Much can be said about the U.S/Israeli conflict with Iran, and unfortunately much--way too much--is being said. The most important thing for the security of all of us right now is to take all the hot air with a grain of salt.
The conflict between the U.S./Israel and Iran is a complicated affair. Security fears, proliferation concerns, clashing ambitions to "run" the Mideast, and of course a host of personal career ambitions in all three countries add up to a real challenge for even the smartest of decision-makers. Then there's that other level: democracy. Each country not only has leaders with constrained abilities (no one is perfect) but a host of legislative branch loud mouths with little foreign policy expertise but a dangerous penchant for talking without thinking. Why is this dangerous? Simply put, they speak as individuals but are all too often heard overseas as representing their government.
Heshmatollah Falahatpisheh, an Iranian legislator, has just pontificated that "In case of threat, the closure of the Strait of Hormuz is one of Iran's rights." Presumably, Falahatpisheh is an expert, at least in his own mind, on international law.Ros-Lehtinen, an American legislator, recently pontificated that "the Administration must not fall into the regime's trap and again pursue the failed policy of dialogue and engagement. Presumably, by "the failed policy of dialogue and engagement" Ros-Lehtinen must be referring to a decade of U.S. and Israeli threats of aggression against Iran backed up by the U.S. naval armada in the Persian Gulf, Israeli nuclear-capable submarines cruising off (or in???) Iranian Indian Ocean waters, and the new string of U.S. military bases along Iran's Iraqi and Afghani borders, along with the anti-Iranian terror campaign that has now murdered five Iranian scientists. Danny Dannon, an Israeli legislator, recently pontificated that only two legitimate options exist "crippling sanctions" or "military action," i.e., war or war. Now that is a man with a real imagination.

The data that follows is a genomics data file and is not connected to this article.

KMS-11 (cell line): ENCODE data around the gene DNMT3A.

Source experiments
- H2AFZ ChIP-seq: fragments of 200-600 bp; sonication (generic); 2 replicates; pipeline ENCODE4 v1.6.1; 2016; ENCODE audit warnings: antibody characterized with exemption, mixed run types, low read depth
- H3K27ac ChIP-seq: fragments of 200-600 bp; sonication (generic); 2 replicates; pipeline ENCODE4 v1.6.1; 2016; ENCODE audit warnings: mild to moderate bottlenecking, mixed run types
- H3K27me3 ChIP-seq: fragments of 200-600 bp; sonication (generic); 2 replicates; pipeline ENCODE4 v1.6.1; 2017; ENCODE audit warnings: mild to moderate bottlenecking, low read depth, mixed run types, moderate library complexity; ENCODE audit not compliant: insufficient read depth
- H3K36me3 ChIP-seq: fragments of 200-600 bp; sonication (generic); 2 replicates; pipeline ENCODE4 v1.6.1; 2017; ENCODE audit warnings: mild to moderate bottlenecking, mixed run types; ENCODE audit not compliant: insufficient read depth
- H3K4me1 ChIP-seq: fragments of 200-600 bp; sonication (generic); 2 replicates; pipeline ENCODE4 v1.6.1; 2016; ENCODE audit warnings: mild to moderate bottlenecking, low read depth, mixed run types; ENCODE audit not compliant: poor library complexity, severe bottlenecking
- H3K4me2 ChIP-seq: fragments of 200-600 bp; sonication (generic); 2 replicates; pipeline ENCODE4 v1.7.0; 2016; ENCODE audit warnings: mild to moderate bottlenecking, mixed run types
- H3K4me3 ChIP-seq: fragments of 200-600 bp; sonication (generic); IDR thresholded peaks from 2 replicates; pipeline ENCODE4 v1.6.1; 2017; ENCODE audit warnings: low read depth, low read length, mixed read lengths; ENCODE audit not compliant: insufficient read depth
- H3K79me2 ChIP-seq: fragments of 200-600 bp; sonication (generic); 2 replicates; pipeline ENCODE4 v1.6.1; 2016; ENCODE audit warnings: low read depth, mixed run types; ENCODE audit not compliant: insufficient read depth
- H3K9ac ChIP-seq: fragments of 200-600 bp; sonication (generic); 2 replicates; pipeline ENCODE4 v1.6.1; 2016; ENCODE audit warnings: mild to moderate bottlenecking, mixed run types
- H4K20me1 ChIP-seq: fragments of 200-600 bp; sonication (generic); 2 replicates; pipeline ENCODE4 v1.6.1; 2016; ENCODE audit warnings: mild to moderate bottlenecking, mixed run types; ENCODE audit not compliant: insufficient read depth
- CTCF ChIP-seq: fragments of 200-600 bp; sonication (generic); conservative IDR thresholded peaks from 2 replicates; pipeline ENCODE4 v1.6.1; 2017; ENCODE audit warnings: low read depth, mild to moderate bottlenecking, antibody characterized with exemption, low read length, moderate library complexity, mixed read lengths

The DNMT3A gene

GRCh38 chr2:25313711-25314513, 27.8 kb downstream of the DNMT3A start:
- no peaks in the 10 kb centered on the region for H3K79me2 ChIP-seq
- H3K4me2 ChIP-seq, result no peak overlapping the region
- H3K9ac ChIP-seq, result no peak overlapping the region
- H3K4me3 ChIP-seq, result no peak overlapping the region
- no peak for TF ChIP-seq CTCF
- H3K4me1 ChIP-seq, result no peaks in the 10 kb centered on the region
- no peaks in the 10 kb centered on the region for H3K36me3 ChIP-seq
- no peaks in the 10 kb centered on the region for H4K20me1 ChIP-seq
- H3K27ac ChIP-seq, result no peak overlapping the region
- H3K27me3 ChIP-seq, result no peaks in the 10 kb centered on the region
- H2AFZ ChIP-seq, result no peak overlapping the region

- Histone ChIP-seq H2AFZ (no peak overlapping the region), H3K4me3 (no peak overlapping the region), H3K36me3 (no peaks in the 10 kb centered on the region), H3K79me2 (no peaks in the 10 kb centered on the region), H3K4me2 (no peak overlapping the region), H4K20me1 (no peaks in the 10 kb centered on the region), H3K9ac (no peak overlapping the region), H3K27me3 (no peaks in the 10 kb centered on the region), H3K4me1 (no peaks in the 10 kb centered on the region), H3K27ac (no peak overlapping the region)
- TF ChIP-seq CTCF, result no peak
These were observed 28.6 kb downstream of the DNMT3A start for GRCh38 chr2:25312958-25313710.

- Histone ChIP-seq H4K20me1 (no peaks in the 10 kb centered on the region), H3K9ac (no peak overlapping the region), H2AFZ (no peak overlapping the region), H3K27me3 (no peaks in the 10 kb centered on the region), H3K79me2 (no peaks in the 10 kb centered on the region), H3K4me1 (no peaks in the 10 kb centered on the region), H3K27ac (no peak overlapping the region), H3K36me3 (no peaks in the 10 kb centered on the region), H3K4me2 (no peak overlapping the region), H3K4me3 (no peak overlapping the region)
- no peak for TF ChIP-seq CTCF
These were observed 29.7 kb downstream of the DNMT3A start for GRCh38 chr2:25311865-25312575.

Isn't democracy wonderful?